Overall, if a second wave of the pandemic hits and similar measures to combat it are implemented once more, the markets set to suffer and markets set to gain are the same as during the first wave.
Transportation and energy stocks are set to lose, alongside the stocks of companies providing consumer discretionary goods. When the economic climate is rough, and people's budget tight, these goods are quickly discounted.
Sportswear brand Nike (NYSE:NKE) suffered from this combination of factors, in addition to people being confined indoors. Consequently, its stock slipped 6.3% on June 26, as it disclosed quarterly losses and announced job cuts.
On the other hand, a number of stocks that soared during the first wave are again set to gain.
Consumer staples, delivery, and tech companies, as well as health care stocks all saw increases in the thick of the COVID-19 outbreak: Walmart (NYSE:WMT) went up 27% from March 12 to April 16, though it has since been lowering. FedEx (NYSE:FDX) is now up 15% from its March 16 low, Amazon (NASDAQ:AMZN) gained 63% in the same period.
Other natural winners are companies facilitating remote work - a trend predating the pandemic, but strongly accelerated by it. Wall Street darling Zoom Video Communications (NASDAQ:ZM) tripled its stock value since late February, and team messaging provider Slack (NYSE:WORK) doubled it since early March.
There are also the background cloud services that remote work ultimately relies on: Companies such as cloud communications provider Twilio (NYSE:TWLO) (whose stock value has tripled since early March), or content delivery network Fastly (NYSE:FSLY) (which gained 220% even over its pre-pandemic February high).
Corona-Ready Business Life
There is some consolation in case a second wave does hit. Most enterprises now have structures in place to deal with coronavirus-induced restrictions to business.
In March, many companies had to master an abrupt digital transition to remote teams, and to business life online. It took time for entrepreneurs to find the right tools and set up the right infrastructure to adapt their business and their teams to the new challenges.
This know-how and the necessary infrastructure are now largely in place. In the event of a second wave, these resources merely have to be reactivated.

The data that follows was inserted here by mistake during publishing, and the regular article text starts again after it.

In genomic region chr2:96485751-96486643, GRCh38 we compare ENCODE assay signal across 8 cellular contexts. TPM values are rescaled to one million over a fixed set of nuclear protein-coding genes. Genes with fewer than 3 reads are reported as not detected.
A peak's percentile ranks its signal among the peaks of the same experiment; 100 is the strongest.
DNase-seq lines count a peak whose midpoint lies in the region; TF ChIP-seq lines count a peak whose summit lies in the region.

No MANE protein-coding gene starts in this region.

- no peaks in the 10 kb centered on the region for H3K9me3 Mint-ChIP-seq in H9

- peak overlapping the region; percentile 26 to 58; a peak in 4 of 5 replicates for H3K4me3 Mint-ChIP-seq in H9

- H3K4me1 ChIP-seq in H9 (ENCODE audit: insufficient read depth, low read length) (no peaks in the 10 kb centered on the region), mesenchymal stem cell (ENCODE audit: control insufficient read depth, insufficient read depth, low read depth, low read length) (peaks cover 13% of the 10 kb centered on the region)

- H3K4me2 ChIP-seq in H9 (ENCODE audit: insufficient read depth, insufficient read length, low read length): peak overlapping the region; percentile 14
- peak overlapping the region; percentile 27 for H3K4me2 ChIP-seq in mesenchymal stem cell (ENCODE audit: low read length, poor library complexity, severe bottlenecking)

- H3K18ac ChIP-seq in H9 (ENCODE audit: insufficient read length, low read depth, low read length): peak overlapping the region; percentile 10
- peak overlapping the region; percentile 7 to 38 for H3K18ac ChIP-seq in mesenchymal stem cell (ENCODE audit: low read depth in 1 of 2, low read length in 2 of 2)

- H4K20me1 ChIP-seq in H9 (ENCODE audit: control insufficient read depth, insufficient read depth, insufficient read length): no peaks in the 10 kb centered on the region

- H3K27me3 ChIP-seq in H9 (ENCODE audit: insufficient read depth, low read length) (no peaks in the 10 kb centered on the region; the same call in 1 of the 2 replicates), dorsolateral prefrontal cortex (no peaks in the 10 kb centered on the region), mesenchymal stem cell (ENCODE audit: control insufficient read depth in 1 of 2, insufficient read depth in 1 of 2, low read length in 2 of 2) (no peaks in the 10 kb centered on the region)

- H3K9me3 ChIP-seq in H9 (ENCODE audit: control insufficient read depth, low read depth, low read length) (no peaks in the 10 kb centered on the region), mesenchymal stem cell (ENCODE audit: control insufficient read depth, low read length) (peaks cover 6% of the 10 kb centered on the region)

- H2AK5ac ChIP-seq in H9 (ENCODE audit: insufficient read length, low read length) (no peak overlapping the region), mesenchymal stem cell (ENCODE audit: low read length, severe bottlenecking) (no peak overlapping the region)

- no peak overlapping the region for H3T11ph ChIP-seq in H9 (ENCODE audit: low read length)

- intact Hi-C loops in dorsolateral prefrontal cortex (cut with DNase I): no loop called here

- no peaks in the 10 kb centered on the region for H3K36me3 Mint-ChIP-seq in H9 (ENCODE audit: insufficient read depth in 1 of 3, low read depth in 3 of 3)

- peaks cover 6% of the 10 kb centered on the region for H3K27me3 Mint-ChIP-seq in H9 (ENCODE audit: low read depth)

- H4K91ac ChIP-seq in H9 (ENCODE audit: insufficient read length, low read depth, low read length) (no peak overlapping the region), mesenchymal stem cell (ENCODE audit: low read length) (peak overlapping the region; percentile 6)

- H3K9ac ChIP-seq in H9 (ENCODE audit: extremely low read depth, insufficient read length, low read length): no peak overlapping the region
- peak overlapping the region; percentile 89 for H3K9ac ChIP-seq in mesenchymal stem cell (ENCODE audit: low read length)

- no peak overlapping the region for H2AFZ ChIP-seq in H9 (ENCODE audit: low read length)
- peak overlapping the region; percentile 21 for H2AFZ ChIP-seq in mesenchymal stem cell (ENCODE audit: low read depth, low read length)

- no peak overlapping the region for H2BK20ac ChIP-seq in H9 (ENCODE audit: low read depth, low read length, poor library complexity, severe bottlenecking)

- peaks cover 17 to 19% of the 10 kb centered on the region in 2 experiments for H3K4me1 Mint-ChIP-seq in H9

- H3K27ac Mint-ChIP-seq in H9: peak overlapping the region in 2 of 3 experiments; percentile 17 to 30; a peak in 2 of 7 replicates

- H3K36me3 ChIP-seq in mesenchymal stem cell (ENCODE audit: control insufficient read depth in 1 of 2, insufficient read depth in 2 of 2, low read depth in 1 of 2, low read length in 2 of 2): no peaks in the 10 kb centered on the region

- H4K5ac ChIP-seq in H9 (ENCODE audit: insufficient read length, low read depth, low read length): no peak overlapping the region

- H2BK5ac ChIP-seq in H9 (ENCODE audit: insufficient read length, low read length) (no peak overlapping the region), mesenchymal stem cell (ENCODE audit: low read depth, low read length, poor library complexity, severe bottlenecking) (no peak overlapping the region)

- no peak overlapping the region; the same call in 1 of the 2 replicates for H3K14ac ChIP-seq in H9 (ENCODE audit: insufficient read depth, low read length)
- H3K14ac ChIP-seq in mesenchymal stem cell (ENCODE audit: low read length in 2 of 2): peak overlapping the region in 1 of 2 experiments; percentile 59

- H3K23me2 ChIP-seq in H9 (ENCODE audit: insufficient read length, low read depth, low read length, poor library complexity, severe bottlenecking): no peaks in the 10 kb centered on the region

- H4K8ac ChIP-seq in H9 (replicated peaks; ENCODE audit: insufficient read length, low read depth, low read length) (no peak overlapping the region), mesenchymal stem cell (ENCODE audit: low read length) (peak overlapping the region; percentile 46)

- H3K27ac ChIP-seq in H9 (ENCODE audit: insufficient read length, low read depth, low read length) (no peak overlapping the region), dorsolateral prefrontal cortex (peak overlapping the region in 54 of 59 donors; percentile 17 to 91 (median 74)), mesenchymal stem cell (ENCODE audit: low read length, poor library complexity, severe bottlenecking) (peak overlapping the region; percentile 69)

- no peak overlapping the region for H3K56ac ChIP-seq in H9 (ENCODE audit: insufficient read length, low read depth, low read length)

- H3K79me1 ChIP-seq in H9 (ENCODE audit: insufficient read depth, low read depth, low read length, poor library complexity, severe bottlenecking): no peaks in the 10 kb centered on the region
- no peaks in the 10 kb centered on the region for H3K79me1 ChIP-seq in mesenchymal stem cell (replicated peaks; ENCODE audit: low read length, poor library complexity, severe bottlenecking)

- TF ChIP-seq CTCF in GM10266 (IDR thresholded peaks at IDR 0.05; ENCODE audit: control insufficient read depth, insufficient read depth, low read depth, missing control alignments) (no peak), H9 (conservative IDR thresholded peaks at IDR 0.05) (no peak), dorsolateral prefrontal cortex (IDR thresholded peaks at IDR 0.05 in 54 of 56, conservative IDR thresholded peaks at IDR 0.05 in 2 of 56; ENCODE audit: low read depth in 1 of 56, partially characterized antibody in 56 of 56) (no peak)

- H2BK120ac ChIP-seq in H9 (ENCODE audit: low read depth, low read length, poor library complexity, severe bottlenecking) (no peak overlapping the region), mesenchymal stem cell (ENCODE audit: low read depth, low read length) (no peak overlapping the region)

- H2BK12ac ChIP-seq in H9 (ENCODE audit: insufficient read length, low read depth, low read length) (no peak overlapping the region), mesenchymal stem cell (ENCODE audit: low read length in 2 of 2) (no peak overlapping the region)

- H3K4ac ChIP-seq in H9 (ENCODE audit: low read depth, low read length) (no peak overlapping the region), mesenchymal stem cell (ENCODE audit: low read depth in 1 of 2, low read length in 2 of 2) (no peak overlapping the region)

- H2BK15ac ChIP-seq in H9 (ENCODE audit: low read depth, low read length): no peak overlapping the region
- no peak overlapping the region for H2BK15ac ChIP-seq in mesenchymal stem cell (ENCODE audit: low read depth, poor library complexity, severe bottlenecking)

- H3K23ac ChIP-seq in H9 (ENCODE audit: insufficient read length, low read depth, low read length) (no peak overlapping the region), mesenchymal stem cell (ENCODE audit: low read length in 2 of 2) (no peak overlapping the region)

Similarly, many employees suddenly working from home offices initially faced struggles with productivity and the novel remote work tools. And while many are probably glad to be able to return to their offices, most now have the skills to deal with a work from home situation.
Overall, while investors are right to harbor second-wave fears, many companies are much better equipped today to deal with the challenges posed by a lockdown economy.
The Bottom Line
Current developments and projections show a second pandemic wave is clearly possible, and so is another hit to the economy. There are too many unknowns for experts to agree on an exact probability or impact.
That said, the first signs of a possible resurgence can currently be seen in countries that had seemingly vanquished the virus.
The definitive economic response to a second wave depends on its severity and the response of governments and banks.
One thing is very different now from what it was in February: Businesses, governments and banks now have battle-tested experience, and people have the strategies and tools necessary to deal with remote work.
Despite the economic fallout of a possible second wave, with an eye to the right trends both during it (health care, tech, essential retail) and regardless of it (remote work), investors can still spread their risks and count on probable winners.